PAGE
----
“That gives designers the ability as they are creating the schematic to assess the risks of that part, the pricing, the availability,” said Incorvaia. “As you saw with Siemens’ NX and TeamCenter integrations, we will have as much of that tech as we can bring to an engineers’ fingertips, so they can make use of it in their own design environment without leaving that design environment. Users won’t need to learn a new UI.

“This integration is close to market, [and] we anticipate there will be a number of synergy projects” going forward, Incorvaia said. He added he thinks the deal will enhance Siemens’ existing relationship with Digikey.

Incorvaia deferred on the question of how much of a premium Siemens ECAD or Valor customers will pay for access to the Supplyframe data. He said Supplyframe will operate as a standalone business segment inside Siemens DIS, with chief executive Steve Flagg reporting to Siemens DIS CEO Tony Hemmelgarn. “We tend to keep acquisitions as standalone entities, although there will be a close tie to the existing companies. Like with Mentor, we keep the business segments the same,” he explained.

It appears Siemens is pushing toward an all-in-one software solution. One question, then, is this: Is that what customers want? Or will there be market pushback because certain customers don’t want to be overly dependent on any single supplier? Incorvaia believes product development has grown so complex, it screams for a finely-tuned integrated solution.

“What we are finding is the problems are getting so large, as customers go through this digital transformation, where they have to worry about product complexity and ensure the software they have is the latest version and works with the other latest versions, making sure they can acquire the parts they need and move seamlessly into manufacturing. These problems are becoming so large, customers are looking for a partner that can help them uniquely solve their problems. Sometimes customers have manufacturing that’s in-house; sometimes it’s external; sometimes there are specific regulatory requirements they can meet …. They want a partner that can help them through the entire development process, not just the electronics. They have to worry about the mechanical, lifecycle, and electronics early on when spec’ing the product that the architecture can last, and they are meeting the initial requirements. They are looking for a vendor that can help them solve that entire problem. We see customers coming to us looking for a partner, versus looking to build a flow of best-in-class tools.”

“We see the same patterns,” Barnett added. “There’s really a shift in leadership with these people who experienced the global chip shortage, who are looking for ways to drive greater intelligence to mitigate the impact to a longer-term root cause. It’s challenging for a lot of these organizations.”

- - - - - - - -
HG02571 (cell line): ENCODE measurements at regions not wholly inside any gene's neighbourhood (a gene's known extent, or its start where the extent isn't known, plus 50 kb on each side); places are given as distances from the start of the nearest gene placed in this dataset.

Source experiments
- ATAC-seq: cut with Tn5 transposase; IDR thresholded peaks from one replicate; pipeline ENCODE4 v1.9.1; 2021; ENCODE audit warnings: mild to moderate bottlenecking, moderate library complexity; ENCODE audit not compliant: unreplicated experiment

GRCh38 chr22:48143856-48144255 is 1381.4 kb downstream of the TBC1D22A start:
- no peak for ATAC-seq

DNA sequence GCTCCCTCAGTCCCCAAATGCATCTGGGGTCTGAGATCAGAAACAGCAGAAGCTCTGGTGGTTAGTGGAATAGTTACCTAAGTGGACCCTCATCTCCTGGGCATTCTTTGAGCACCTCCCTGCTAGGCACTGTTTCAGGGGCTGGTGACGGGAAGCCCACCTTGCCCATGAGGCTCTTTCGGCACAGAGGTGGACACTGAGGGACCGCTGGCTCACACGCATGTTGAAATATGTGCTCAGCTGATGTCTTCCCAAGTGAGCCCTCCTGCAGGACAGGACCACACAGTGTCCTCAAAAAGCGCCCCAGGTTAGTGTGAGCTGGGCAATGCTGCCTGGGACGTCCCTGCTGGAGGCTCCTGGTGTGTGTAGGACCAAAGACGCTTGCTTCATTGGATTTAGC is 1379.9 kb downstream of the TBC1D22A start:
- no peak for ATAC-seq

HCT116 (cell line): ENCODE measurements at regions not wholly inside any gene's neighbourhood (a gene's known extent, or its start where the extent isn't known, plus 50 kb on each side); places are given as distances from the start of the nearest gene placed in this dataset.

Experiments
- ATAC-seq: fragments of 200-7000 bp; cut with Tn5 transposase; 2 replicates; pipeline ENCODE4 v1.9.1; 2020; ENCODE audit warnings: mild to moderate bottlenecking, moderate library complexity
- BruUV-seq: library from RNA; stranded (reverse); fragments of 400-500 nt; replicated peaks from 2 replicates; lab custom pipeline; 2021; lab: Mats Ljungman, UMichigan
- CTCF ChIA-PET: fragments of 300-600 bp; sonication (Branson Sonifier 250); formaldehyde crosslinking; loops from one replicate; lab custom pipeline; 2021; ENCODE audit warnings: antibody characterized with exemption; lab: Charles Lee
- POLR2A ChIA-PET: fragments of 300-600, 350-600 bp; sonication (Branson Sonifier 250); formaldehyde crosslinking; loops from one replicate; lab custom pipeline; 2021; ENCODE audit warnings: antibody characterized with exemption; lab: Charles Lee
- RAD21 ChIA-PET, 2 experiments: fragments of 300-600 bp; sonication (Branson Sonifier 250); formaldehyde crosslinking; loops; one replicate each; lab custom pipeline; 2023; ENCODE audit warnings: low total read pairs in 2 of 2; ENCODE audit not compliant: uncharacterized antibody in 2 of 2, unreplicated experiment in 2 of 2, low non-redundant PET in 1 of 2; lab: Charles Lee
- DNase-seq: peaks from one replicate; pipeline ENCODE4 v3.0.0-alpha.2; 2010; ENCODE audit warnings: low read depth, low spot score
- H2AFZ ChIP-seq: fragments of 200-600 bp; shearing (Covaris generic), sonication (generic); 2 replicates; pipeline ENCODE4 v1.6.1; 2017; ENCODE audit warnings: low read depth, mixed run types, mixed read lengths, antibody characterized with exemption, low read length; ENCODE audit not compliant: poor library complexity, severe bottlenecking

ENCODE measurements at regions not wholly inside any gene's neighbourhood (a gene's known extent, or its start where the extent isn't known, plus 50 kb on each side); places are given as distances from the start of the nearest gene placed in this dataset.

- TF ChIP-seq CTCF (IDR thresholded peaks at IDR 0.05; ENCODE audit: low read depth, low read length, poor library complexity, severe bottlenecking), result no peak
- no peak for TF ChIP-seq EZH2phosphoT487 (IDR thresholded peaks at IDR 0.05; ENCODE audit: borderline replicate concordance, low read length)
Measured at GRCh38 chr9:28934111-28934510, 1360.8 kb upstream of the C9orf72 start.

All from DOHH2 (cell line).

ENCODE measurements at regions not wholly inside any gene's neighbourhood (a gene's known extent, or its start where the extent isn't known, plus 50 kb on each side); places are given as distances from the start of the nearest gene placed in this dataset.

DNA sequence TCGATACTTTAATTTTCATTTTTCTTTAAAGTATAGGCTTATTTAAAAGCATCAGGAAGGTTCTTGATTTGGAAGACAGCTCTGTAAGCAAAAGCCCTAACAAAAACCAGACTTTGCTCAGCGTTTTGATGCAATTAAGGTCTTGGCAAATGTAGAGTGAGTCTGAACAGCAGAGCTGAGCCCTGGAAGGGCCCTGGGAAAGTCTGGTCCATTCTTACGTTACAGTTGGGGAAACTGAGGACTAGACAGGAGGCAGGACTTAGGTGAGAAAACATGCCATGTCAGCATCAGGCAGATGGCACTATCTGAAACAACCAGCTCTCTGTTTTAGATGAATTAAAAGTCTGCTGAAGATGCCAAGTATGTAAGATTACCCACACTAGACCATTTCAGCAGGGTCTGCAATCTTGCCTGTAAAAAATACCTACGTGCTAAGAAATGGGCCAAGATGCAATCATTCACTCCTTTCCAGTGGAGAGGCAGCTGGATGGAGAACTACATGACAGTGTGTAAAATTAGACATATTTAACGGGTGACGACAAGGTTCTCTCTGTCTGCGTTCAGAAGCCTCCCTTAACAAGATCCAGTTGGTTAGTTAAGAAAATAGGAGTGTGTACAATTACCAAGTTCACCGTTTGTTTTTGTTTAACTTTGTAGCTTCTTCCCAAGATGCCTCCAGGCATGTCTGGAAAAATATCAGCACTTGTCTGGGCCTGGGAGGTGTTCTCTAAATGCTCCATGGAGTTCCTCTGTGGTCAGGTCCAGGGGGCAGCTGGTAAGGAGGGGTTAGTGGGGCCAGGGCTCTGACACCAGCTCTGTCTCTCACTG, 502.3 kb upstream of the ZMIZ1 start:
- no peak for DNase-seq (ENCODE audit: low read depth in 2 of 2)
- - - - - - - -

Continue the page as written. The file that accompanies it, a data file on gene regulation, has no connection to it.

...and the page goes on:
Can we reach the point where component analysis might be shared company to company, even anonymously? Barnett thinks it depends on how component analysis is defined, but adds that third-party validation is already how peer communities are learning and testing their design strategies. “Leading component suppliers are trying to engage design engineers with the right content at the right time. Also, sharing the supply market context for component parts and tracing the digital twin from design through manufacturing is now a critical dimension of key part selection decisions such as, ‘How do I design in alternate suppliers or components, so I am empowering my CM to work within that BoM and adjust to supply market conditions?’ Those are the things we think about when we try to tie component design and use.”

Both sides point to potential to expand well beyond electronics into areas both larger (mechanical) and faster-growing (additive). “We feel that the Supplyframe technology can help Siemens with our marketplace strategy. We believe that in the future the infrastructure and technology that Supplyframe has can be used in other areas, for example, mechanical design and additive manufacturing,” Incorvaia said.

“We ask, ‘How do you derive greater intelligence from design to sourcing?’ ” said Barnett. “And on a global basis, we consider the context of new design cycles, and develop SaaS solutions for component suppliers and distributors on the sell side and sourcing agents on the buy side. Our Direct-to-Source Intelligence network includes lots of different properties in different areas. Moving into mechanical is even bigger than just EDA.” (MB)